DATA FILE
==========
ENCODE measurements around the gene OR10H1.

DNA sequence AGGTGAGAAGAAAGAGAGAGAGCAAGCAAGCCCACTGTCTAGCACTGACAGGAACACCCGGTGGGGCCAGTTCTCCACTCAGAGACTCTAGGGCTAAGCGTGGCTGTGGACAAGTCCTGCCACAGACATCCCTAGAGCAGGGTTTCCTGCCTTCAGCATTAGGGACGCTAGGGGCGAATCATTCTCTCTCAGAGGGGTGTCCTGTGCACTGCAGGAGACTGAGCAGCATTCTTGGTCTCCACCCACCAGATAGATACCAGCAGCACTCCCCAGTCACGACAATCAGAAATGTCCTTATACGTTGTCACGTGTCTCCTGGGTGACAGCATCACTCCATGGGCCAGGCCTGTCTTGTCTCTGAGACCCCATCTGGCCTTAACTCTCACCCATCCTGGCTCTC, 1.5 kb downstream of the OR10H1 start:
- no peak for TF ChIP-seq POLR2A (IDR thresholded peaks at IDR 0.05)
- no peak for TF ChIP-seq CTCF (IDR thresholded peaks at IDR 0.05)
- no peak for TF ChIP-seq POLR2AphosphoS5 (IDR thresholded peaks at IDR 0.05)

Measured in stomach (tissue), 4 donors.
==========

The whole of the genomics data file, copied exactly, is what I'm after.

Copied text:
ENCODE measurements around the gene OR10H1.

DNA sequence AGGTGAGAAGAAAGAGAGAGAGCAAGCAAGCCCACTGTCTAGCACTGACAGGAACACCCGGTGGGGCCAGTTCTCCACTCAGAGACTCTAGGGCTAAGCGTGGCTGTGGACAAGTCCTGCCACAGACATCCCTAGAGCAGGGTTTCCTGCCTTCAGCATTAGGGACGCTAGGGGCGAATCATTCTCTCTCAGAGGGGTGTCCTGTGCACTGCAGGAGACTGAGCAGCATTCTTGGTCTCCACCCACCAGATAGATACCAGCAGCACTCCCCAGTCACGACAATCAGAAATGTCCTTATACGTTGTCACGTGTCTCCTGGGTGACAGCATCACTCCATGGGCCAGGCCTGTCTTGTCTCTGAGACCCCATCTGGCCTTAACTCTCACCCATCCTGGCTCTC, 1.5 kb downstream of the OR10H1 start:
- no peak for TF ChIP-seq POLR2A (IDR thresholded peaks at IDR 0.05)
- no peak for TF ChIP-seq CTCF (IDR thresholded peaks at IDR 0.05)
- no peak for TF ChIP-seq POLR2AphosphoS5 (IDR thresholded peaks at IDR 0.05)

Measured in stomach (tissue), 4 donors.